One of the saddest and most hilarious things is when a customers says “Oh yeah, I can tell your pussy is tight.”
Because no you can’t. You are looking at my vulva. You have no idea what’s going on inside. No idea. I could have a handful of dice rolling around in there. I could have an alphabetically sorted deck of baseball cards in there. I could have 8 jumbo tampons stuffed inside me, side-by-side, and you’d never fucking know. You can’t see shit and you definitely can’t predict vaginal tightness by the way the vulva looks. I’m sorry the American school system has failed you to tragically.
Post(s) tagged with "Blogged by Marilyn Roxie"
Beebo Brinker | Ann Bannon
Beebo arrives in the Village fresh from the small town where people always looked at her oddly. Luckily, the first one to notice her is Jack, who takes her under his wing and introduces her to the Village scene-and to her own desire for women. Beebo ends up going to Hollywood and back before figuring out which woman is her true love.
This is one of the most popular and enduring lesbian pulps. It’s fourth in a series (in order, the other titles are Odd Girl Out, Journey To A Woman, and I Am A Woman.) All of Ann Bannon’s pulps were re-issued in 2001, and you can buy them here.
Considered by many to be one of the most important contemporary African artists of recent years, Wangechi Mutu is a Kenyan-born, New-York based artist known for her elaborate collaged works on pieces of Mylar and sculptures. Her work boldly explores the contradictions of female and cultural identity, race, colonialism, and sexual identity just to name a few.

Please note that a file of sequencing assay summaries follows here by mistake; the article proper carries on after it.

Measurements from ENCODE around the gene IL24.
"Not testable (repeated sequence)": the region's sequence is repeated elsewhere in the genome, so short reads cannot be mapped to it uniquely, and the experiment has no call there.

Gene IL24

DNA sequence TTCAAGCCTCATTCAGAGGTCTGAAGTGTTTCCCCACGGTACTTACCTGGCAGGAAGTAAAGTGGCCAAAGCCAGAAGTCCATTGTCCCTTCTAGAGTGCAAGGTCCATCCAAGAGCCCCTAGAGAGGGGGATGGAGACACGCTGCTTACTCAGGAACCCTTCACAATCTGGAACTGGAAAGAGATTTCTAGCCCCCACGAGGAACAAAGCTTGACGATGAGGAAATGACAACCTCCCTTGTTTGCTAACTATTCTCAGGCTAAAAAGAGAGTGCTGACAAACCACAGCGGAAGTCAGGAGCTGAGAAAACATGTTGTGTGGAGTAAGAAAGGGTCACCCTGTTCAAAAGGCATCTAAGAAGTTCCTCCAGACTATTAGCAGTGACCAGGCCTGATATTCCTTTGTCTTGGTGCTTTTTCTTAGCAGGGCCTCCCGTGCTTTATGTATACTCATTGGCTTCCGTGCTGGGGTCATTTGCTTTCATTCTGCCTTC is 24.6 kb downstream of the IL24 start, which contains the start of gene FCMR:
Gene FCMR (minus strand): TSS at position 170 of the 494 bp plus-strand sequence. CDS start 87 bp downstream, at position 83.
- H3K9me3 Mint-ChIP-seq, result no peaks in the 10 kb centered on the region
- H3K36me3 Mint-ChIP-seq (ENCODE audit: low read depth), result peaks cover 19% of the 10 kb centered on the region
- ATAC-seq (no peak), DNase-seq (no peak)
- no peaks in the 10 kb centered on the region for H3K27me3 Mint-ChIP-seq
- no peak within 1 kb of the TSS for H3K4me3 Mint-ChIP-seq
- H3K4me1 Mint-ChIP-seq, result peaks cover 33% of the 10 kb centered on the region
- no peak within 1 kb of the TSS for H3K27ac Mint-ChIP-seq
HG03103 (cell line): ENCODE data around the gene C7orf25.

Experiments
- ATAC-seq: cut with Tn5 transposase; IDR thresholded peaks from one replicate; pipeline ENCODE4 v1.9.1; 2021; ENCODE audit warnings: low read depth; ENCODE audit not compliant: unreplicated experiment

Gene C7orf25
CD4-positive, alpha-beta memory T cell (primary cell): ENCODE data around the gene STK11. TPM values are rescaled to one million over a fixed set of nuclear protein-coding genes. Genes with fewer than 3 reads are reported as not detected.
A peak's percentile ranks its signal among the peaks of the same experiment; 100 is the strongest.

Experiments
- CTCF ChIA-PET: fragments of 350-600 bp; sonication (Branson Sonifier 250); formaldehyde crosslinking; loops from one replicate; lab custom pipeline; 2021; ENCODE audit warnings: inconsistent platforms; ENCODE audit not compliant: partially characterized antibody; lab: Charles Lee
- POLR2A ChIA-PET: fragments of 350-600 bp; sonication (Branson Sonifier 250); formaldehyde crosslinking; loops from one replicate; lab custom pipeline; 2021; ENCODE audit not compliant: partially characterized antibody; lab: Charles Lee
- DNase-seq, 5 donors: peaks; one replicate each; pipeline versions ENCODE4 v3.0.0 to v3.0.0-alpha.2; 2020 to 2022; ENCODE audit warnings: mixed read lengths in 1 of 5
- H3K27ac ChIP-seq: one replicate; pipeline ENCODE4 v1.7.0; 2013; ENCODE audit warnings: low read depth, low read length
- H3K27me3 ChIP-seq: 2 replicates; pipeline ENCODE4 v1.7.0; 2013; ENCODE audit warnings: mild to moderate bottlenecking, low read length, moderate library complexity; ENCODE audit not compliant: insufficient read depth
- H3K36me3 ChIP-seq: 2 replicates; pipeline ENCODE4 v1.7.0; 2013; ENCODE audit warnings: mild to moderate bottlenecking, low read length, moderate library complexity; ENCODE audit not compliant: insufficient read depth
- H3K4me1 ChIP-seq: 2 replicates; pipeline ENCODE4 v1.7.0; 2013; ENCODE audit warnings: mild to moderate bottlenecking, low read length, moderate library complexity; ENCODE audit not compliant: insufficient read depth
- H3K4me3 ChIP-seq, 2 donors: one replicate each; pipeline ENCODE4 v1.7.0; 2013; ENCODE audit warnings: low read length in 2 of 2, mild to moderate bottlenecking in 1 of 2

Constructing collages using fragments from fashion and travel magazines, pornography, African art books, images drawn from science fiction as well as hand-drawn and painted elements, Mutu’s work is filled with provocative juxtapositions of the female body. With these collages, she draws the viewer into conversations about the eroticization of women’s body, particularly African women.
Mutu observers that, “Females carry the marks, language and nuance of their culture more than the male. Anything that is desired or despised is always placed in the female body.”
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The Center for Sex and Culture provides a judgment-free education, cultural events, a library/media archive, and other resources to audiences across the sexual and gender spectrum.
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Current CSC bloggers: Marilyn Roxie, Miss Andry, MissIan, and Shayna Sparling
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